Norwich hospital restricts ward’s visiting access to combat norovirus sickness bug

PUBLISHED: 11:12 15 December 2012

The Norfolk and Norwich University Hospital at Colney.

The Norfolk and Norwich University Hospital at Colney.

Archant Norfolk Photographic © 2009

Visitors’ access to a Norwich hospital ward has been restricted to prevent an infectious sickness bug from spreading.

The Norfolk and Norwich University Hospital (N&N), in Colney Lane, says it has had confirmed cases of norovirus among patients but there are currently no ward closures.

But visiting to Elsing Ward is restricted, with people told to contact the ward first before they arrive.

The Queen Elizabeth Hospital, in King’s Lynn, has also confirmed it has had no norovirus since earlier in the year, although warned “it’s only a matter of time” if it is widespread in the community.

The N&N’s Elsing ward lists its speciality as “medicine for the elderly”, with visiting times from 2pm to 4pm and 6pm to 8pm. People are able arrange visits outside of these hours.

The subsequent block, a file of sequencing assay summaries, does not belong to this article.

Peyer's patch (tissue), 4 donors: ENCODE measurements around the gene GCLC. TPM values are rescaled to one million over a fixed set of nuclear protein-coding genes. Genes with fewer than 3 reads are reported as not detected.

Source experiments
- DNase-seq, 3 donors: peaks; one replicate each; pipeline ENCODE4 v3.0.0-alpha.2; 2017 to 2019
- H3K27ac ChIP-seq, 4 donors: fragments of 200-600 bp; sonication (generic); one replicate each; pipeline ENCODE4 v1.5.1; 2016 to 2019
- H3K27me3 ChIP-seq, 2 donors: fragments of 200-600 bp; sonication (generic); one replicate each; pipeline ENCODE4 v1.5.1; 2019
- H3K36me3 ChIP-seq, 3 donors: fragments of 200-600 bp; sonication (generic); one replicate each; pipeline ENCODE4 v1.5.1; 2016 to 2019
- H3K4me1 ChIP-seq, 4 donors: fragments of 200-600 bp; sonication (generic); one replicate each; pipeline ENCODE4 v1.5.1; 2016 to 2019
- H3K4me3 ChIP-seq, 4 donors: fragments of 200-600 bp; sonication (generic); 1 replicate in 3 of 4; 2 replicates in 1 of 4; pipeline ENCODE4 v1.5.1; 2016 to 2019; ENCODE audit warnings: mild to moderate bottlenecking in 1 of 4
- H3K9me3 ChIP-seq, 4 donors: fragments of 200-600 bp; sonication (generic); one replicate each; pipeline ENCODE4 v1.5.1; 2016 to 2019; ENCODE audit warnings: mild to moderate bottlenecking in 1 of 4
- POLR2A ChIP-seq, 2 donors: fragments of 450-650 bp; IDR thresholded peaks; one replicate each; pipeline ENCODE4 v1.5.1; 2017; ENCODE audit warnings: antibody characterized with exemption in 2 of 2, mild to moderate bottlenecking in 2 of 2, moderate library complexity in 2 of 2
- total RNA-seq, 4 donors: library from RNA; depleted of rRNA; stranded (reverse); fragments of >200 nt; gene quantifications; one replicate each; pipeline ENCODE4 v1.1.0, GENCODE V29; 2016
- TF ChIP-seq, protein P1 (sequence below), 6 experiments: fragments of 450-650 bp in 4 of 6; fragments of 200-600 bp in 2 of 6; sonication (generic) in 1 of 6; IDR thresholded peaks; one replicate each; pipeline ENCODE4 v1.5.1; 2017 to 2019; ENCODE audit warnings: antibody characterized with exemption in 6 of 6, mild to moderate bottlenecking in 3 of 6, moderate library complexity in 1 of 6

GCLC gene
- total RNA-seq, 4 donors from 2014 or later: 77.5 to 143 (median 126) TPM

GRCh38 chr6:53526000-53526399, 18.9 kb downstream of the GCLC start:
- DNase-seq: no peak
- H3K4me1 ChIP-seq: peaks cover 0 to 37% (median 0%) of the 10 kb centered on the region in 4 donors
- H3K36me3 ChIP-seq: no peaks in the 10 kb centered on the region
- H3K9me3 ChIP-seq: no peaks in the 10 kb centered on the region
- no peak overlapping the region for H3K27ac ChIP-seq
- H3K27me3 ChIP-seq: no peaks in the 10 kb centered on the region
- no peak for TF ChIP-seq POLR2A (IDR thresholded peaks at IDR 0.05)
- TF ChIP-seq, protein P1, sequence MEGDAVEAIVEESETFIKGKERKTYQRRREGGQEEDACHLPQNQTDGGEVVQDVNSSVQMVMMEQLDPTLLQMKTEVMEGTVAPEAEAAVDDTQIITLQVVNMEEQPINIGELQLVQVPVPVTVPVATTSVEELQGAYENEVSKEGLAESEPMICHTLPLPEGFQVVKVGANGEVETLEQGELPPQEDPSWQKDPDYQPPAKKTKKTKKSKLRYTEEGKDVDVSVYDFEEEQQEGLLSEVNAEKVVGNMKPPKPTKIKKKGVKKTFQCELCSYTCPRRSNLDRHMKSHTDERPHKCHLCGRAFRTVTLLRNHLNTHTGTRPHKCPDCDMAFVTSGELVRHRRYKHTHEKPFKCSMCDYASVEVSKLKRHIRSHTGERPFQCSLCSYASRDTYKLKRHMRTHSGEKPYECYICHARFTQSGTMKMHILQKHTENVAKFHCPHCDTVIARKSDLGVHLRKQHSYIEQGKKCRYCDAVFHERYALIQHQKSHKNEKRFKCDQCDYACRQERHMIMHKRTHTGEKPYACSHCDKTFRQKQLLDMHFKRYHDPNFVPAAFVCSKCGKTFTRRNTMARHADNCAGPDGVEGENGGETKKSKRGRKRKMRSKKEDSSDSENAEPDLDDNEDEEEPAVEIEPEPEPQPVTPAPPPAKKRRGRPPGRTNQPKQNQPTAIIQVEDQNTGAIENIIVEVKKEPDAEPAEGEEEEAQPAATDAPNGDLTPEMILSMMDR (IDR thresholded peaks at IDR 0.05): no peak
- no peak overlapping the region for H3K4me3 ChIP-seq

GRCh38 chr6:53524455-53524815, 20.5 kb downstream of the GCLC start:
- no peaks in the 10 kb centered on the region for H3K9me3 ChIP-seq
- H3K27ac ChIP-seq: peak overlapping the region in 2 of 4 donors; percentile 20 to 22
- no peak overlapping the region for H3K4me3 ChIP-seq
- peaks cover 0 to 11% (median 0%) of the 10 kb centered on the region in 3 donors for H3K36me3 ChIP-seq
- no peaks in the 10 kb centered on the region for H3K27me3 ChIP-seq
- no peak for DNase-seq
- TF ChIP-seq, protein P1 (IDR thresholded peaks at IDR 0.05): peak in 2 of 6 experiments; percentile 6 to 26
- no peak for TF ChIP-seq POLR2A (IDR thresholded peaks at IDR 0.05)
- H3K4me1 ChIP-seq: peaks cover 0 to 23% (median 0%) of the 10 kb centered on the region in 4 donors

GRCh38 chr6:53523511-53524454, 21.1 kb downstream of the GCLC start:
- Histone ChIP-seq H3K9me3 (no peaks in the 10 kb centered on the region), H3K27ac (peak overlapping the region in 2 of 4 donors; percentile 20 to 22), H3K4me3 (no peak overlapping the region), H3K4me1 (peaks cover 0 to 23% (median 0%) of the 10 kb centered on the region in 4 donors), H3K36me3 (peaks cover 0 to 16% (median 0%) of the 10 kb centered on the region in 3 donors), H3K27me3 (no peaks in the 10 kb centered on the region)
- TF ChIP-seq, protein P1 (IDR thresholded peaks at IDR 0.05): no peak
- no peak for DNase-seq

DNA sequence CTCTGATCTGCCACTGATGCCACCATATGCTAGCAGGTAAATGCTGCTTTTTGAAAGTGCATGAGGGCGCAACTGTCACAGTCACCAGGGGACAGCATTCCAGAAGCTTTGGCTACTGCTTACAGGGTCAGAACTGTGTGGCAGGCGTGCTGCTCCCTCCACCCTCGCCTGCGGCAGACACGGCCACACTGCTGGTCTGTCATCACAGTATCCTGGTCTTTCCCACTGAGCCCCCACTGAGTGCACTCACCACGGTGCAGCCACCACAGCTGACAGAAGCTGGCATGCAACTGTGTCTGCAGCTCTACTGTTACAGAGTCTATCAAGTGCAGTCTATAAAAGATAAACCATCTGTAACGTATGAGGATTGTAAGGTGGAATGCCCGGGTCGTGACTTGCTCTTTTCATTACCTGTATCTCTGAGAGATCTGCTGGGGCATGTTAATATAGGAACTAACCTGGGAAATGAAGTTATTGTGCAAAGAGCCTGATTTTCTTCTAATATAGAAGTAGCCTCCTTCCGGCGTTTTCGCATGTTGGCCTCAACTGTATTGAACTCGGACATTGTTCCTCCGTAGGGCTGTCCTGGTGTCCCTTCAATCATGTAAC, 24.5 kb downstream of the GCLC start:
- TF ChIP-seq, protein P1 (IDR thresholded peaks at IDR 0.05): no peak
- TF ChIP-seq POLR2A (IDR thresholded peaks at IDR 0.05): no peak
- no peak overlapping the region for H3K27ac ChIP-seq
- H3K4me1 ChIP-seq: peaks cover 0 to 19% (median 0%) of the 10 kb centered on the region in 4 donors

An N&N spokesman said today: “As normal for this time of year with it being the winter norovirus season we’ve seen small pockets from time to time of patients infected with the norovirus across the trust, which in a 1,000 bedded hospital is a tiny percentage.

“However, we continue to remain vigilant at all times and encourage that all those visiting us to be equally vigilant and not to visit if they have been ill or in close contact with someone who has been ill with the virus in the last 48 hours.

“No wards have been closed to visitors, although Elsing Ward has restricted visiting and anyone wanted to visit that ward should contact the ward first.”

NHS advice states the first sign of norovirus is usually a sudden sick feeling followed by forceful vomiting and watery diarrhoea.

Other symptoms may also include a raised temperature, headaches, stomach cramps and aching limbs.

Most people make a fully recovery within a couple of days.

A Queen Elizabeth Hospital spokesman said: “We have had no norovirus here since earlier this year, although it’s only a matter of time, if it’s widespread in the community.

“We are remaining vigilant and continue to urge staff, visitors and patients to maintain a high level of hand hygiene.”

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